3. Place the seeds or seedlings in the pre-cut hole. You can do this before or after the next step.
  4. Then soak the Oasis cubes thoroughly with nutrient solution. Don’t try to dunk the Oasis cubes underwater! Either place the tray in the tub of complete nutrient solution and let it soak up from the bottom or you can water from above, or you can do both. If you are sowing seeds then you will want to lightly water the top of the sheet to set the seeds into the holes.
  5. If you are sowing seeds, place the trays and a dark place until the seeds germinate. This will generally take at least 48 hours, but it depends on what you’re growing. Move the seedlings to a lighted area as soon as the first few seeds have germinated, otherwise, they will grow stretched.
  6. Keep misting or watering every day once the seeds have germinated.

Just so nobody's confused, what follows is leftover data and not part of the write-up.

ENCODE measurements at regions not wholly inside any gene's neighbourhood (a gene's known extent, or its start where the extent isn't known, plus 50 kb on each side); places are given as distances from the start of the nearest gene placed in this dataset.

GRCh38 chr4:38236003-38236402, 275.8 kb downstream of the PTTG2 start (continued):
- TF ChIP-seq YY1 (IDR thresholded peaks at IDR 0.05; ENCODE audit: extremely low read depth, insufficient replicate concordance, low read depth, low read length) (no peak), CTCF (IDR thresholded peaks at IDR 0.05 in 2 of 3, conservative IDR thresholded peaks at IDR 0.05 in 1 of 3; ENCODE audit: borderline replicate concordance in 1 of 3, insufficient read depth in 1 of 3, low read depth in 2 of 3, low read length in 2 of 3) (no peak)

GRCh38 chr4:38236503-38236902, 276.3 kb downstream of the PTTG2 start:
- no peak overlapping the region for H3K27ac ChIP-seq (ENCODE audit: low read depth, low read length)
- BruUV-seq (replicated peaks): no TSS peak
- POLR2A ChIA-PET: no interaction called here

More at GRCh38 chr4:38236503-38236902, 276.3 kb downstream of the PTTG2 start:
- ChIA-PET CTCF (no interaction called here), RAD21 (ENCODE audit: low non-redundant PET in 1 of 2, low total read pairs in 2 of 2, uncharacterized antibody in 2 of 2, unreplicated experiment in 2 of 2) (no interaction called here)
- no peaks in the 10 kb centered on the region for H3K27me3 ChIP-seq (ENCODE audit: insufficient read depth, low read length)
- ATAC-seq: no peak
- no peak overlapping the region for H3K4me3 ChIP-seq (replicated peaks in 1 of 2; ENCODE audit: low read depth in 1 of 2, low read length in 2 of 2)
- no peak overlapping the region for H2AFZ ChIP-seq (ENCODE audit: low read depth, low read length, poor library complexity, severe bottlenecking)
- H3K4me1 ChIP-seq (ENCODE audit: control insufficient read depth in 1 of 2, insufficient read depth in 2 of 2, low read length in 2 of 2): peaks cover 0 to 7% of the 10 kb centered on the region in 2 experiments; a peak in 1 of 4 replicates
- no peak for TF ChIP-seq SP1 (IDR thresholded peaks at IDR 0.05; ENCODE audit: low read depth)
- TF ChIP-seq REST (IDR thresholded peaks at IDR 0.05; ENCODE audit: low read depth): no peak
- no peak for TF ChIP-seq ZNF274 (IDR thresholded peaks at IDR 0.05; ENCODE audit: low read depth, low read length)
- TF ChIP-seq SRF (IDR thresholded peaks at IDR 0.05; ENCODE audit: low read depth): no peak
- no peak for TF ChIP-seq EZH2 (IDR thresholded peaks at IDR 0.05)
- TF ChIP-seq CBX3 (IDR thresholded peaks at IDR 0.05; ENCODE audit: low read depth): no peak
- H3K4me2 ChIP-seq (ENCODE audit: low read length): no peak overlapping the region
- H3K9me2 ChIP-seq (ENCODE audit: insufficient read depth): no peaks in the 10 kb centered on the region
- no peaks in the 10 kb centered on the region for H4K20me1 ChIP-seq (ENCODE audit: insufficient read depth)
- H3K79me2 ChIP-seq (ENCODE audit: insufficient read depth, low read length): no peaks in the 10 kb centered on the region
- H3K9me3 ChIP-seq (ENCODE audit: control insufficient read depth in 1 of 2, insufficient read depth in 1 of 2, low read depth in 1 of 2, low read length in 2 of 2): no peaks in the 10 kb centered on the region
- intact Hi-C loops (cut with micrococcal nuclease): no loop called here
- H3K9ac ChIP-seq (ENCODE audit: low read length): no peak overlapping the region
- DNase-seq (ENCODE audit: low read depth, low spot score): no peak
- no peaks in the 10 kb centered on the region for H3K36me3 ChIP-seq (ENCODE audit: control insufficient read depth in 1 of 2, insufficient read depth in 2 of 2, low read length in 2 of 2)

7. Once seedlings have two true leaves (as opposed to the initial cotyledon leaves), they are ready to transplant. This should take generally between 12 to 18 days, but varies due to the season (shorter in summer, longer in winter) and the strength of your light source.
  8. Any leftover Oasis Cubes should be stored in a closed carton in a dry location away from direct sunlight.

Perlite

The Ultimate Guide to Hydroponic Growing Mediums

If you’ve ever used potting mix before and spotted tiny white stones in the mix, then you are familiar with perlite. Perlites are tiny white stones created by using heat on volcanic glass to pop them into a light and porous material, kind of like popcorn.